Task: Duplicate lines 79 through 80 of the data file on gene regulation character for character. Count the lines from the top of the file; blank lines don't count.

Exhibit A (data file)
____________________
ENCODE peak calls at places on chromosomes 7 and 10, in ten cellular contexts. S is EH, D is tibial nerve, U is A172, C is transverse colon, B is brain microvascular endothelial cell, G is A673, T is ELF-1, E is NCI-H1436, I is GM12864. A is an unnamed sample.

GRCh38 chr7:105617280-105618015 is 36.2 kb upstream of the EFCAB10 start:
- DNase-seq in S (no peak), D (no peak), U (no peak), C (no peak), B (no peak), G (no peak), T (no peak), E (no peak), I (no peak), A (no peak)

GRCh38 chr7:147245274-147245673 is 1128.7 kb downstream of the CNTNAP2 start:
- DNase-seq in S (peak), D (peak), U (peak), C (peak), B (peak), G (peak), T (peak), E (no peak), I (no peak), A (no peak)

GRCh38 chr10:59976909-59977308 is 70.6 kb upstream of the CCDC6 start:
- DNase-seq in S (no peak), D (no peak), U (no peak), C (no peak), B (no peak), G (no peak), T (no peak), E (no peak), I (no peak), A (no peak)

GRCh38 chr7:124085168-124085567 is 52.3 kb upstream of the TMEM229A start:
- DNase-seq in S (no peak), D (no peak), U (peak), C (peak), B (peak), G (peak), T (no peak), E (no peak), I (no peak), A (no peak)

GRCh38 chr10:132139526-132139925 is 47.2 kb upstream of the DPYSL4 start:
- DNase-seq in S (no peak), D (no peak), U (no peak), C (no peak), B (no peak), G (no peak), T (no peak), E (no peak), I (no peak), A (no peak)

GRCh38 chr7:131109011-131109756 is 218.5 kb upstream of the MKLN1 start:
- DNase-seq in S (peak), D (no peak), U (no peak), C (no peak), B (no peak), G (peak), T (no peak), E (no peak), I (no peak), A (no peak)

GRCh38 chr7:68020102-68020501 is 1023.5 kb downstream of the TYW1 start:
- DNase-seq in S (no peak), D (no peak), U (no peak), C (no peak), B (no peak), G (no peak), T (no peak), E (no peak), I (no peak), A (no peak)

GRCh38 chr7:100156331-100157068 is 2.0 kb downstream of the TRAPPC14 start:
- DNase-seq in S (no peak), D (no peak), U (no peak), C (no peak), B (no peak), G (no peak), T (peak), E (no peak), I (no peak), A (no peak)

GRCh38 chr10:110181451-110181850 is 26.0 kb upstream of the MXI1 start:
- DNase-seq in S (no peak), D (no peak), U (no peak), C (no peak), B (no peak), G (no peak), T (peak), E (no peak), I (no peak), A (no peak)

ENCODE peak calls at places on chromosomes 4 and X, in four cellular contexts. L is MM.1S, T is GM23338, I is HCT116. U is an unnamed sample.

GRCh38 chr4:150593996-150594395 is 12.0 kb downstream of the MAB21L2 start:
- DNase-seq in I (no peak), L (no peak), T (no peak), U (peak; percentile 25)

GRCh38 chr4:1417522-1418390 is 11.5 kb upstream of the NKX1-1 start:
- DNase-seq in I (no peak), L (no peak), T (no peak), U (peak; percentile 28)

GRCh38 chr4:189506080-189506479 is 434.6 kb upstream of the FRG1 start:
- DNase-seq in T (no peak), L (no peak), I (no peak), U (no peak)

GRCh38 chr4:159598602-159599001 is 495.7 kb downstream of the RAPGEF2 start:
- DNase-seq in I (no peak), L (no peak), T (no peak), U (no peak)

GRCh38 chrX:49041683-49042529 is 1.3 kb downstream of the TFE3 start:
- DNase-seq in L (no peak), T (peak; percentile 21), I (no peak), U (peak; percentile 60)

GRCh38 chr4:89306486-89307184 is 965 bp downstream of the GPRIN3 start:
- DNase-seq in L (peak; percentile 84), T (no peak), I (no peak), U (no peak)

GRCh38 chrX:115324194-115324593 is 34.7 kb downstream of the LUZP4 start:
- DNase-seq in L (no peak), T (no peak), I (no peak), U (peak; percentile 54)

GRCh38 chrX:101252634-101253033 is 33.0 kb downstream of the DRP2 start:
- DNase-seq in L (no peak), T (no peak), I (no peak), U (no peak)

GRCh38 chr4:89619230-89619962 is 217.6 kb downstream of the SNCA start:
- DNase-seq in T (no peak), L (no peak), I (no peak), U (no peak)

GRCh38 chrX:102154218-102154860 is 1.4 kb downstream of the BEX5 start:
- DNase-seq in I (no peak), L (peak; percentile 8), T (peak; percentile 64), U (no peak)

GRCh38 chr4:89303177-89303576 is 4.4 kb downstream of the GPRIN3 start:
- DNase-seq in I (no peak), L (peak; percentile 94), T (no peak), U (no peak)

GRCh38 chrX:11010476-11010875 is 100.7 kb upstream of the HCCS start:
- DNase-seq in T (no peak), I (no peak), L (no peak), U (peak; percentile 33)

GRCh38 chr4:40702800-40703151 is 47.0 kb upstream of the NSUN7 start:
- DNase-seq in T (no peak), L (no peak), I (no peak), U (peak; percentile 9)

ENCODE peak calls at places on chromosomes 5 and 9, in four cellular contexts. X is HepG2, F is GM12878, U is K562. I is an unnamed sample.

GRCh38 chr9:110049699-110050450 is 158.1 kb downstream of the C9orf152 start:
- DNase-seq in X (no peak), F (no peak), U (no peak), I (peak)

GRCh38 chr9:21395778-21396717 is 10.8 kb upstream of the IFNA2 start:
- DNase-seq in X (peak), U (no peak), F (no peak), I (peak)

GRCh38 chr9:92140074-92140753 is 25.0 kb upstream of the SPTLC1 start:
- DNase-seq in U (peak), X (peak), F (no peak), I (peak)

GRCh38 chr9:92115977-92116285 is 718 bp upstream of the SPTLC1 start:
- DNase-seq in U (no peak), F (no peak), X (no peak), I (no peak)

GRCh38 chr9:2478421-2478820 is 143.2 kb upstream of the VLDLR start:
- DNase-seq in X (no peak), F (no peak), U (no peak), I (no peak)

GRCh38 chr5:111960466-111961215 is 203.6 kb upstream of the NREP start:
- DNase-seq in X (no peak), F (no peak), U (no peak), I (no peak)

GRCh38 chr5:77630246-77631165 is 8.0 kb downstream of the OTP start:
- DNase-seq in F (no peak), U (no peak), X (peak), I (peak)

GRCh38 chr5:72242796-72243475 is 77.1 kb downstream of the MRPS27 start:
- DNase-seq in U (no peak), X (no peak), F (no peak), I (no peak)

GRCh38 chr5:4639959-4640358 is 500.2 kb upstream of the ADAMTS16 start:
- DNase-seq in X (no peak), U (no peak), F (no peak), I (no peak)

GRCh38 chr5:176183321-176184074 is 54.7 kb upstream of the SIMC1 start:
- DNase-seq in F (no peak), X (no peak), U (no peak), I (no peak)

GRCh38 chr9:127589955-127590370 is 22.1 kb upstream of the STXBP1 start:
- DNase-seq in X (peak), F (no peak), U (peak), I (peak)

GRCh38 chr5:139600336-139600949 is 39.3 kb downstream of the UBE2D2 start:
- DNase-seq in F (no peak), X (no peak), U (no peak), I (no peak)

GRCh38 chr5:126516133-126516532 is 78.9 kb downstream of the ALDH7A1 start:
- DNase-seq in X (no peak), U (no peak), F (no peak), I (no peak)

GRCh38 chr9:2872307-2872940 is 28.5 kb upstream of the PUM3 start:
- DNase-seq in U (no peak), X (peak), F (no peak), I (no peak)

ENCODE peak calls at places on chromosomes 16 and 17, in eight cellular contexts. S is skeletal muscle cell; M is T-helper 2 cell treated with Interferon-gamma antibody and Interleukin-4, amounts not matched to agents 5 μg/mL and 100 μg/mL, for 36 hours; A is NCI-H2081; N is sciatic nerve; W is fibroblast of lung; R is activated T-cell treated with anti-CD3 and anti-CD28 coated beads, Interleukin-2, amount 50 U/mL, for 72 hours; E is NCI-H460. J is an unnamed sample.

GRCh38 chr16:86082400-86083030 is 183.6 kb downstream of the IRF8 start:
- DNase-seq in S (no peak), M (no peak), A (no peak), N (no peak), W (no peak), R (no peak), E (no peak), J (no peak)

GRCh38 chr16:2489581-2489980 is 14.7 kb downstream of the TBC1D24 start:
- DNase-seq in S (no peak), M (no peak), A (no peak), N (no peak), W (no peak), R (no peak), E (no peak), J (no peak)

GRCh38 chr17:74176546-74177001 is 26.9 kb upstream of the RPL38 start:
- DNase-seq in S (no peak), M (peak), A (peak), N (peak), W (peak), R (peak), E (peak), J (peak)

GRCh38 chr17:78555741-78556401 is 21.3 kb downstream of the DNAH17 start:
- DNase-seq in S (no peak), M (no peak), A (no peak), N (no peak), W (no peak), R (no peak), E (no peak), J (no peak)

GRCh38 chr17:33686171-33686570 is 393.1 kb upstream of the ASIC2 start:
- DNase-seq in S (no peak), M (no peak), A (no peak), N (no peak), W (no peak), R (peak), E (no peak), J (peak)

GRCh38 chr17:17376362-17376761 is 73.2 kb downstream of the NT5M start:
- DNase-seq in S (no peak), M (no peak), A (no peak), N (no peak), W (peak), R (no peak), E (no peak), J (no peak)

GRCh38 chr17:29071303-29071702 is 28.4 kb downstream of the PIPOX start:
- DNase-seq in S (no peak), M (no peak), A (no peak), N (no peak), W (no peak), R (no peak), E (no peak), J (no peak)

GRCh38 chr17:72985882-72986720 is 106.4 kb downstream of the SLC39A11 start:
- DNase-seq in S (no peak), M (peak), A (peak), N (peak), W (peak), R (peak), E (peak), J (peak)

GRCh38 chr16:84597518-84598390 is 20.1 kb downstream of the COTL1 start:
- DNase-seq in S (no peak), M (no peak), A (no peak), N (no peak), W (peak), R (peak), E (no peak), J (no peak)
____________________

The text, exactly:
GRCh38 chr16:2489581-2489980 is 14.7 kb downstream of the TBC1D24 start:
- DNase-seq in S (no peak), M (no peak), A (no peak), N (no peak), W (no peak), R (no peak), E (no peak), J (no peak)